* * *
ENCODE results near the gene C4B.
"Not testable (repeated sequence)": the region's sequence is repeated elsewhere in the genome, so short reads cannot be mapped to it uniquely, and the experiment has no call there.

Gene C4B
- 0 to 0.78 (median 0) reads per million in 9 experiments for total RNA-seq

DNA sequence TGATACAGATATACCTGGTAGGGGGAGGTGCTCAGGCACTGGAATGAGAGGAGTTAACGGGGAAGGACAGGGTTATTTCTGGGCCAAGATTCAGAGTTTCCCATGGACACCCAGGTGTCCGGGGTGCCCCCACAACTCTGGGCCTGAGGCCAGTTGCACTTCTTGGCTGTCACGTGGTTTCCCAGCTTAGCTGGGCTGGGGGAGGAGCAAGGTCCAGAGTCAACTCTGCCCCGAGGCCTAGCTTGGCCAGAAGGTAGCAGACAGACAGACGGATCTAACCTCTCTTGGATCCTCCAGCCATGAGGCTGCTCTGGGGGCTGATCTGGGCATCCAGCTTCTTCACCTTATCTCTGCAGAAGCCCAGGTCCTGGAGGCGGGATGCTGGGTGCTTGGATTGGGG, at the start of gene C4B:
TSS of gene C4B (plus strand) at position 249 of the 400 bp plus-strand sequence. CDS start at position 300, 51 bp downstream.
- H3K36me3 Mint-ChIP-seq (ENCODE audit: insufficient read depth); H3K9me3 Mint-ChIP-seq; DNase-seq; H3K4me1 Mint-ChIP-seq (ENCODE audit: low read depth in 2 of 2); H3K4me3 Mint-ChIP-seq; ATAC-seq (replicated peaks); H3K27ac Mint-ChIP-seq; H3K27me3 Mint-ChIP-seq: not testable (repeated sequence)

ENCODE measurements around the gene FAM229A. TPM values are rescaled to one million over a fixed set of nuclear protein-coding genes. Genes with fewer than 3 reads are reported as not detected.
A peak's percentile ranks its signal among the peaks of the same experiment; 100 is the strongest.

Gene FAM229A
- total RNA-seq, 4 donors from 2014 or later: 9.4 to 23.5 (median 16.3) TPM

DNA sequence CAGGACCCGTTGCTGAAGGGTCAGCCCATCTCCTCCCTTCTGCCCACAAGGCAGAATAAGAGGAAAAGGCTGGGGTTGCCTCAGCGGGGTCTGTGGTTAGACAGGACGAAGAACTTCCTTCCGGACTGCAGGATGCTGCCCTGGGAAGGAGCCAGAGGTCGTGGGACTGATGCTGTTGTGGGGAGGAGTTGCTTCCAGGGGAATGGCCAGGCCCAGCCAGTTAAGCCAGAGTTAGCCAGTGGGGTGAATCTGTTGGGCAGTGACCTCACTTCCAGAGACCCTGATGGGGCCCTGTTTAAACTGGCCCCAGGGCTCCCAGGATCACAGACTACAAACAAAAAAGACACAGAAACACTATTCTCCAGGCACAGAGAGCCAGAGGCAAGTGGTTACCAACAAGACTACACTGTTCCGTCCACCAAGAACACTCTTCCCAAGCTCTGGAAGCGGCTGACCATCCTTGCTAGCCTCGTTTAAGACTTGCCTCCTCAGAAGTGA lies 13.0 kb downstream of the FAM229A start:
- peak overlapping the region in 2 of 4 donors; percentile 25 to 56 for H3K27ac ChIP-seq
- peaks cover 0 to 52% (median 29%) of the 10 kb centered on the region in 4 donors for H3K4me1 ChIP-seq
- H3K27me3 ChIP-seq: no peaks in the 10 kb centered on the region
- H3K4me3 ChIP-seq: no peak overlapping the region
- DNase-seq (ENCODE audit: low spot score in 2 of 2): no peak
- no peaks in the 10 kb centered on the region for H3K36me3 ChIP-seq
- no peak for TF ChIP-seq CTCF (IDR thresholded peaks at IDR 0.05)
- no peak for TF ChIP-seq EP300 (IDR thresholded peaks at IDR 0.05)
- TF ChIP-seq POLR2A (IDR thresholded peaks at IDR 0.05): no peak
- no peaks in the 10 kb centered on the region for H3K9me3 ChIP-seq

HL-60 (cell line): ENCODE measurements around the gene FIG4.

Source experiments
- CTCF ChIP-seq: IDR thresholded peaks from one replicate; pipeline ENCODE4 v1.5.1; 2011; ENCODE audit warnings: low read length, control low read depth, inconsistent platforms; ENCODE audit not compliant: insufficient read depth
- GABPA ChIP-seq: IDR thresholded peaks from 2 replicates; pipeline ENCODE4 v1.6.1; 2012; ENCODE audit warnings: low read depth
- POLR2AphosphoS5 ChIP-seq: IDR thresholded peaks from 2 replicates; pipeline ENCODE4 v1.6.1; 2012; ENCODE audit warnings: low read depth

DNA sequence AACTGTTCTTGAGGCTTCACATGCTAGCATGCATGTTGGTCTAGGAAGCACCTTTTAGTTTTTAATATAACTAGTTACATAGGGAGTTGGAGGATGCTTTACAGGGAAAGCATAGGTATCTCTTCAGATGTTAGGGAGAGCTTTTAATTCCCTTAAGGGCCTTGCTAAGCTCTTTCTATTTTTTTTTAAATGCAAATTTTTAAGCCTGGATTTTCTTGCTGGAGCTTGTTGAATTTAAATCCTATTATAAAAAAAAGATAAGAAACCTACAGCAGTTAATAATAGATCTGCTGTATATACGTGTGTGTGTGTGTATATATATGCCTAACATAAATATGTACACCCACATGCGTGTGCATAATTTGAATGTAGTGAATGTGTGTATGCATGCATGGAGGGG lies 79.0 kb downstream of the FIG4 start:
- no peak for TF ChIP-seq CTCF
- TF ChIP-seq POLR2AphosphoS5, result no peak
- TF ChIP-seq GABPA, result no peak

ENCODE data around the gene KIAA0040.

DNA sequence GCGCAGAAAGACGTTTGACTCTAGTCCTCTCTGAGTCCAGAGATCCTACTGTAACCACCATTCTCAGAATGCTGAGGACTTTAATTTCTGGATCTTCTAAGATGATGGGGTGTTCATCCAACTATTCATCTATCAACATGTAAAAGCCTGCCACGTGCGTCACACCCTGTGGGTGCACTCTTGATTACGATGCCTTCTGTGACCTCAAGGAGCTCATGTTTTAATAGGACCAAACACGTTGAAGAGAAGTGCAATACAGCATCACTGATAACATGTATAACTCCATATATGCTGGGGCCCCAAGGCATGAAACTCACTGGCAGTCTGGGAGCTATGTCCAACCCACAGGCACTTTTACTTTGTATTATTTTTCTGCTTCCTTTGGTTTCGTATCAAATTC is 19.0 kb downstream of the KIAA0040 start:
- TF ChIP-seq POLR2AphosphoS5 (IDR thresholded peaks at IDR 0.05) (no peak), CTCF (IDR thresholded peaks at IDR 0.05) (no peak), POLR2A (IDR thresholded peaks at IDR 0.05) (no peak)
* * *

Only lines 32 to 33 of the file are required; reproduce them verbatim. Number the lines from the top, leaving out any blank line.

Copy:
ENCODE data around the gene KIAA0040.

DNA sequence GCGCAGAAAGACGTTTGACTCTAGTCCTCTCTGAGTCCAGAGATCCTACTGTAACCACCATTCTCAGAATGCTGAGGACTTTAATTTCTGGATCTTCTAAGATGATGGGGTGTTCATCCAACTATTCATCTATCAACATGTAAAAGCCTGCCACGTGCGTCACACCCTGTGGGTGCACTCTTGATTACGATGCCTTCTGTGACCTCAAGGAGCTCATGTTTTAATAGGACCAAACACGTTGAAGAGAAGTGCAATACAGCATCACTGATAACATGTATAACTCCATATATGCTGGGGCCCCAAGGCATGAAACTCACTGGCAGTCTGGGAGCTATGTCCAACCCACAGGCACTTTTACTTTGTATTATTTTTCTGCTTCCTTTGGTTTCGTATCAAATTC is 19.0 kb downstream of the KIAA0040 start: